WASHINGTON — The Federal Communications Commission approved a modification of SpaceX’s license for its Starlink constellation, allowing the company to operate more than 2,800 additional satellites in lower orbits.
In an order and authorization published April 27, the FCC said it will allow SpaceX to move 2,814 satellites from orbits in the range of 1,100 to 1,300 kilometers to 540 to 570 kilometers. That is the same orbital range that the company is using for its current constellation of about 1,350 satellites in operation today.
The agency rejected efforts by several companies, including others planning low Earth orbit constellations and those operating geostationary satellite systems, to block the modification or force SpaceX to be considered in a new round of proposed systems, losing its priority.
“Our action will allow SpaceX to implement safety-focused changes to the deployment of its satellite constellation to deliver broadband service throughout the United States, including to those who live in areas underserved or unserved by terrestrial systems,” the FCC said.
Under the approval, the size of the Starlink constellation will decrease by one satellite, from 4,409 to 4,408. That includes the 1,584 satellites previously authorized to operate at orbits of 550 kilometers at inclinations of 53 degrees, and 10 authorized in January to operate in polar orbits. They will be joined by 2,814 satellites, previously approved for higher orbits, operating at inclinations of 53.2, 70 and 97.6 degrees and at latitudes between 540 and 570 kilometers.
SpaceX’s proposal was the subject of intense debate at the FCC, with nearly 200 filings submitted. Many satellite operators opposed the modification on grounds ranging from increased electromagnetic interference to a greater risk of satellite collisions and creation of orbital debris.
The FCC, by and large, rejected those claims. “Based on our review, we agree with SpaceX that the modification will improve the experience for users of the SpaceX service, including in often-underserved polar regions,” the order states. “We conclude that operations at the lower altitude will have beneficial effects with respect to orbital debris mitigation. We also find that SpaceX’s modification will not present significant interference problems, as assessed under Commission precedent.”
In particular, it concluded that allowing SpaceX to operate more satellites in that lower orbit would not, in the aggregate, harm the orbital environment. Some companies, such as Viasat, had argued that Starlink satellites suffered a high failure rate that threatened to increase the risk of collisions in LEO.
“SpaceX’s satellite failure rate is a matter of significant contention in the record,” the FCC noted, alluding to back-and-forth filings on the issue in recent months by SpaceX, Viasat and others. The FCC noted that, according to SpaceX, the company had suffered a “disposal failure rate” of 1.45%, and that 720 of the last 723 satellites launched (as of mid-February 2021) were maneuverable after launch.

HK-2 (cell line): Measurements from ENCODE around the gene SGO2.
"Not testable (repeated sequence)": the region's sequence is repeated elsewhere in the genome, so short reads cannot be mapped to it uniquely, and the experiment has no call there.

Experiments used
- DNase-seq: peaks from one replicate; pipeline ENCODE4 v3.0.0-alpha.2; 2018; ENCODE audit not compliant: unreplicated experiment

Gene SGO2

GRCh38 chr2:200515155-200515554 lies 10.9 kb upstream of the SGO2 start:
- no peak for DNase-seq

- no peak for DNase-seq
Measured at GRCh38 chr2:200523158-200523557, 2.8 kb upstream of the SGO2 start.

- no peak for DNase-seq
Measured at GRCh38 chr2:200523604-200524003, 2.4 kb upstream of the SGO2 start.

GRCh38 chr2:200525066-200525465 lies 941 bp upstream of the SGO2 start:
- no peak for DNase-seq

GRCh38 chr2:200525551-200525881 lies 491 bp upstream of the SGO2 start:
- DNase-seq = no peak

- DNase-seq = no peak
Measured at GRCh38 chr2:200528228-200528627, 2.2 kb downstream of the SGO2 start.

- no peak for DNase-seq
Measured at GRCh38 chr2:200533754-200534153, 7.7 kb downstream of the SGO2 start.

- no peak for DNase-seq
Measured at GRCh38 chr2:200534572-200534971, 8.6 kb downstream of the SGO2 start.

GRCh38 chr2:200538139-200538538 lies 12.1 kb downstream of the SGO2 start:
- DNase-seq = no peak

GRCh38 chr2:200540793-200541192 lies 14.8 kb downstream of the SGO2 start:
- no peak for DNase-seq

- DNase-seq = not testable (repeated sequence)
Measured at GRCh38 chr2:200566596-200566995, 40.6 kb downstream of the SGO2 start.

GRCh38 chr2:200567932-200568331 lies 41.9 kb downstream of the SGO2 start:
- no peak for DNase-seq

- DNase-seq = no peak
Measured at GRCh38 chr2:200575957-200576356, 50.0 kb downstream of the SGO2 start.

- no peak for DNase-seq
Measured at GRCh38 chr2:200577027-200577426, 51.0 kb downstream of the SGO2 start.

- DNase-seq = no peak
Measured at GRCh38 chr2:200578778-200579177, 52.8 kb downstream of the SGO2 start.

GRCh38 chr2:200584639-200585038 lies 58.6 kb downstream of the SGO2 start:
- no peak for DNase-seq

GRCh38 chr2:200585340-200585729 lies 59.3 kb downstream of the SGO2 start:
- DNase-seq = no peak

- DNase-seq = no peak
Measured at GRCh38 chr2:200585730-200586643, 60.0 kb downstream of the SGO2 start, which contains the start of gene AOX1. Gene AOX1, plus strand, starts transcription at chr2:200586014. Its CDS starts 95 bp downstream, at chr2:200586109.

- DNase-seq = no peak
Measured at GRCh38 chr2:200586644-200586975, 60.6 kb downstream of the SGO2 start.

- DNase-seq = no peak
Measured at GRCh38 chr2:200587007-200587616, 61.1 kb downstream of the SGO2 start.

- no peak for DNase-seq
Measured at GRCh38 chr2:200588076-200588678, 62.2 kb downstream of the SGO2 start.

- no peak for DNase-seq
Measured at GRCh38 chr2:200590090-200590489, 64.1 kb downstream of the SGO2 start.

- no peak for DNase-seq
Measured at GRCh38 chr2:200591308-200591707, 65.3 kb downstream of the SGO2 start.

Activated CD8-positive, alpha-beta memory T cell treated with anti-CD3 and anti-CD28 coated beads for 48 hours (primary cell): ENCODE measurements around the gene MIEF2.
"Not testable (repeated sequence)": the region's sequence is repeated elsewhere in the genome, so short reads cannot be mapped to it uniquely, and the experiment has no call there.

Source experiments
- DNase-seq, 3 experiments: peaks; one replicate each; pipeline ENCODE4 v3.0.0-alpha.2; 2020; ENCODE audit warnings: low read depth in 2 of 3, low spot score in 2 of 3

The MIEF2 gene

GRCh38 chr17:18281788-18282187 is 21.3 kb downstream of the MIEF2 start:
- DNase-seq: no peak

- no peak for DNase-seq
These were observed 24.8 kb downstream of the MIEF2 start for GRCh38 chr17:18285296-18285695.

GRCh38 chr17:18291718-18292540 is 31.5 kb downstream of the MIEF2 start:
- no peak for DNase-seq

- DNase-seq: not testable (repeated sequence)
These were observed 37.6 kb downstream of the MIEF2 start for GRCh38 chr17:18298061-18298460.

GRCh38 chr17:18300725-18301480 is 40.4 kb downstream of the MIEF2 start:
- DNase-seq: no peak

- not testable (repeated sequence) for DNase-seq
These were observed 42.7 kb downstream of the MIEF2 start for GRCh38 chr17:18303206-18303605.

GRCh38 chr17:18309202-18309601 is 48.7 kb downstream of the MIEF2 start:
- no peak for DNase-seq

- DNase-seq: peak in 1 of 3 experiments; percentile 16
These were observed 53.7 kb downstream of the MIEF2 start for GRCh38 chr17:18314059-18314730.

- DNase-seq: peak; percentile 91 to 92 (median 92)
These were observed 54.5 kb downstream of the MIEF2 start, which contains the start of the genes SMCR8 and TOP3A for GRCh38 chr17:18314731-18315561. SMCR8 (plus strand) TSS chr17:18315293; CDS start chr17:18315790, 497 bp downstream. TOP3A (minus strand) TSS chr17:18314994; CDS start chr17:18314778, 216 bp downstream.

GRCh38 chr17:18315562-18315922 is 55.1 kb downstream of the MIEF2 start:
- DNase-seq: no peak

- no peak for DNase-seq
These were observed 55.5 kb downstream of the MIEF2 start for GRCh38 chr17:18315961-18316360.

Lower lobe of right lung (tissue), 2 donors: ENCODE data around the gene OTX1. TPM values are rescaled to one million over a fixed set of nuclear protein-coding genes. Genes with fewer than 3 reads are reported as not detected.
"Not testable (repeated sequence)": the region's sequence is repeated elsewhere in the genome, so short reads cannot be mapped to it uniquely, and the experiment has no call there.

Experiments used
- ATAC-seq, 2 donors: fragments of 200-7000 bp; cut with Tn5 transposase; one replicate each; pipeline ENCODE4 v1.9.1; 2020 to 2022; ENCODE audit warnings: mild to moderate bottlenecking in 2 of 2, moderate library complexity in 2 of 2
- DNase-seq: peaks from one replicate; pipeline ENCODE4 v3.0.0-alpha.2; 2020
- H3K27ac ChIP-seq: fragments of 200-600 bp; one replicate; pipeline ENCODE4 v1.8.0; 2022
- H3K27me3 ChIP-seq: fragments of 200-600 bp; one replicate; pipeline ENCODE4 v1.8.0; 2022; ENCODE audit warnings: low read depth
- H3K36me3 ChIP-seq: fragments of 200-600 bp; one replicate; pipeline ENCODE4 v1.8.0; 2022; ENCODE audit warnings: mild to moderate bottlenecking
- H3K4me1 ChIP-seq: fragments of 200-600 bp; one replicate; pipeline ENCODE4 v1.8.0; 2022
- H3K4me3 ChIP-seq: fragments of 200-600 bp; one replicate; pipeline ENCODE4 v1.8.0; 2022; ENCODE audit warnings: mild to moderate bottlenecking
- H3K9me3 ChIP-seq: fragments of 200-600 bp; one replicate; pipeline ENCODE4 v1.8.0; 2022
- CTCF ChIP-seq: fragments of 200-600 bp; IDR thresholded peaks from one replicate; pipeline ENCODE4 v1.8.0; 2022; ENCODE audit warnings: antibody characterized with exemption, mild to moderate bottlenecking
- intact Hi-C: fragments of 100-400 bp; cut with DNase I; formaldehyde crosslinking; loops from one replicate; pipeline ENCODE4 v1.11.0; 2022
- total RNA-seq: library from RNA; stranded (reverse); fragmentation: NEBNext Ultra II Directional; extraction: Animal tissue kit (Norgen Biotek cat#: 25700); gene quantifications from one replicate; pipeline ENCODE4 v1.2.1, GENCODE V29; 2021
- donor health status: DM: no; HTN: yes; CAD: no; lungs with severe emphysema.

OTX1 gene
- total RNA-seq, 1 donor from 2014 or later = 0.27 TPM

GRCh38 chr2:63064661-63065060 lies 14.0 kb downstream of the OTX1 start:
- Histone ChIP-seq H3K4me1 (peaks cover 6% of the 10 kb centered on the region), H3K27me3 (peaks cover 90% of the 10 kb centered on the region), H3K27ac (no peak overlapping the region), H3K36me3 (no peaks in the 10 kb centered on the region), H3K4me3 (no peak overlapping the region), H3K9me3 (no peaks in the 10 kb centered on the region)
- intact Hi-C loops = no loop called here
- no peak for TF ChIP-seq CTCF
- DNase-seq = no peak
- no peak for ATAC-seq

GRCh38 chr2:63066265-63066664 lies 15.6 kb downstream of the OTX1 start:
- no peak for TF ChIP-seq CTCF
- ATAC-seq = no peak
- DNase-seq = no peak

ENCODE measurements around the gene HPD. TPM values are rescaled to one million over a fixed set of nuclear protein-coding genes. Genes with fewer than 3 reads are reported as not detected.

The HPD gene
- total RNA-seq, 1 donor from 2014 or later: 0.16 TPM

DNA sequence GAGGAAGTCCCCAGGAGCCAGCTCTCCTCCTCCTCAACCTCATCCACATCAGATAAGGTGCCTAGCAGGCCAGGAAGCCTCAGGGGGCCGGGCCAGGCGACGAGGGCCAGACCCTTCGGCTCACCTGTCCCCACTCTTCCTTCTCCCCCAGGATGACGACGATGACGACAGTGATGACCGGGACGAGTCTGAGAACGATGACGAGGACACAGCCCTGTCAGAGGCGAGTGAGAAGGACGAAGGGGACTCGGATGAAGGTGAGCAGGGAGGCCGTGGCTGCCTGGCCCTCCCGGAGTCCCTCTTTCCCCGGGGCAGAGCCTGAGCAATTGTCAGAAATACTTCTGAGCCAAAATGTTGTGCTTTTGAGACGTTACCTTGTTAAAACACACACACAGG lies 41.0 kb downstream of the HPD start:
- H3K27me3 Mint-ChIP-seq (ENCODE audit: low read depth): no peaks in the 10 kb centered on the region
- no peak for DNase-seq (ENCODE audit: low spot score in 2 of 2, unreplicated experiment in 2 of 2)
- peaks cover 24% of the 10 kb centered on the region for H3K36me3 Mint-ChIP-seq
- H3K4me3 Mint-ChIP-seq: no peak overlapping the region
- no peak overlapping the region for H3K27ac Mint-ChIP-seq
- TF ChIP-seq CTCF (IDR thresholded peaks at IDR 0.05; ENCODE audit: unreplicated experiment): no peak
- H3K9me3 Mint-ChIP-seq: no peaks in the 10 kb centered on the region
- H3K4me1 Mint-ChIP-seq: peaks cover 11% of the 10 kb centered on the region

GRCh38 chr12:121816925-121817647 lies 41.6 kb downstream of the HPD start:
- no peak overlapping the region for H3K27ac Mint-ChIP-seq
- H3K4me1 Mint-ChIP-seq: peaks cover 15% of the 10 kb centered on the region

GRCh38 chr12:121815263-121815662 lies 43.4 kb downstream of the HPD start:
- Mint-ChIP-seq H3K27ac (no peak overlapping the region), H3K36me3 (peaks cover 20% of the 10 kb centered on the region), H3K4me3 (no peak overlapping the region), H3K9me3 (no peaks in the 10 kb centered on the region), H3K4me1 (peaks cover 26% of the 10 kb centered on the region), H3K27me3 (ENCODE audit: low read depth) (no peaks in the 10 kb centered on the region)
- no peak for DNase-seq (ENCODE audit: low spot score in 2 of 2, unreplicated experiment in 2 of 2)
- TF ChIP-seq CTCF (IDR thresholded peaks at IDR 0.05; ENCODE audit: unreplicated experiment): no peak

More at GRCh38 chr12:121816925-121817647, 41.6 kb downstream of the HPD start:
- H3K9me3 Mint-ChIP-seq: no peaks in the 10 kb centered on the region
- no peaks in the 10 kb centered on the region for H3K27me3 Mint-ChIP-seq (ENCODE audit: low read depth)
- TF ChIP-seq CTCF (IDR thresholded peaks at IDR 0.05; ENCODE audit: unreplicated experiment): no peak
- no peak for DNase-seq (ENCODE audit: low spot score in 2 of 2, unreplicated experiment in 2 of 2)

FCC said that “it will be important for SpaceX to maintain a high disposal reliability rate for its satellites in order to limit collision risk.” As a condition of the modified license, SpaceX must file semiannual reports on the number of “conjunction events” and those that required a maneuver to avoid a collision, as well as satellites that the company has disposed. SpaceX would also have to file reports if there are three or more disposal failures in any one-year period.
The order requires SpaceX to operate its Starlink satellites at altitudes no higher than 580 kilometers. That was a condition requested by Amazon to avoid close approaches to its Project Kuiper satellites, and one SpaceX had stated in filings that it would accept.
The FCC, as part of the order, also rejected requests that the agency perform an environmental assessment as part of the National Environmental Policy Act (NEPA). Some astronomers had also proposed that Starlink be subject to an environmental assessment, or EA, because of the impacts that the satellites have on astronomical observations.
The FCC concluded that “the issues raised in the filings do not warrant preparation” of an environmental assessment. It offered several reasons for rejecting those requests, from the fact that the Federal Aviation Administration does its own environmental assessments for launches of Starlink satellites to “whether NEPA covers sunlight as a source of ‘light pollution’ when reflecting on a surface that is in space.”
However, the FCC urged SpaceX to continue to work closely with astronomers to mitigate the brightness of its satellites. “Although we do not find that the record before us merits preparation of an EA under NEPA, we conclude that it nonetheless would serve the public interest under the Communications Act for SpaceX to ensure that it does not unduly burden astronomy and other research endeavors,” it stated. “Accordingly, we will continue to monitor this situation and SpaceX’s efforts to achieve its commitments in this record.”